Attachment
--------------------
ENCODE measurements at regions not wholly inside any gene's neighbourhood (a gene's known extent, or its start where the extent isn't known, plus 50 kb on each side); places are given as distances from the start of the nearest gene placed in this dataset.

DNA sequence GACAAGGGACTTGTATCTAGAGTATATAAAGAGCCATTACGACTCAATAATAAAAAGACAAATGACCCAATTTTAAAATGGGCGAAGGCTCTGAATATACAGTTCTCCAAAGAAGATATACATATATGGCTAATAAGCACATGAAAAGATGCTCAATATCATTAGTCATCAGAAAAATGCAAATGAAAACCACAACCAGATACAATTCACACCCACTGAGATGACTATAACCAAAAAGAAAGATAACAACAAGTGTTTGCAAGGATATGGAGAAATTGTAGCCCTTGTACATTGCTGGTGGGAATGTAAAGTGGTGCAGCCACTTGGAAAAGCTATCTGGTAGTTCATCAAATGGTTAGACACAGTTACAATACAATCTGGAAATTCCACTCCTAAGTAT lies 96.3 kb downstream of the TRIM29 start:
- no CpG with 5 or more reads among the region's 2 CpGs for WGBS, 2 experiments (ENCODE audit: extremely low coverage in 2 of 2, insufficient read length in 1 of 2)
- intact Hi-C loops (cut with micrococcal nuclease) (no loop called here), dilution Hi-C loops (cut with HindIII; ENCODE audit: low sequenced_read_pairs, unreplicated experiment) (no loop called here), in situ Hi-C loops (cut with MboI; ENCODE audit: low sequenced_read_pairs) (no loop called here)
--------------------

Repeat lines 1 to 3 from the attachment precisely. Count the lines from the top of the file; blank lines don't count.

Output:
ENCODE measurements at regions not wholly inside any gene's neighbourhood (a gene's known extent, or its start where the extent isn't known, plus 50 kb on each side); places are given as distances from the start of the nearest gene placed in this dataset.

DNA sequence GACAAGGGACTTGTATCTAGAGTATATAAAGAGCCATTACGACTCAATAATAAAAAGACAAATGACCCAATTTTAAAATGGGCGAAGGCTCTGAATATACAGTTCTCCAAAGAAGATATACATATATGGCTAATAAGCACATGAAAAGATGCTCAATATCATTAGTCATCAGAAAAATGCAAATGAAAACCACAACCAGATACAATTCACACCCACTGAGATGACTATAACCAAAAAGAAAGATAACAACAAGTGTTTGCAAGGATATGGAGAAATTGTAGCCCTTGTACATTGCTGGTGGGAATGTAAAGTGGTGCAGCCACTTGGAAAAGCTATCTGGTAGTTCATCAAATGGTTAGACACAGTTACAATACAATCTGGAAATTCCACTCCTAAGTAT lies 96.3 kb downstream of the TRIM29 start:
- no CpG with 5 or more reads among the region's 2 CpGs for WGBS, 2 experiments (ENCODE audit: extremely low coverage in 2 of 2, insufficient read length in 1 of 2)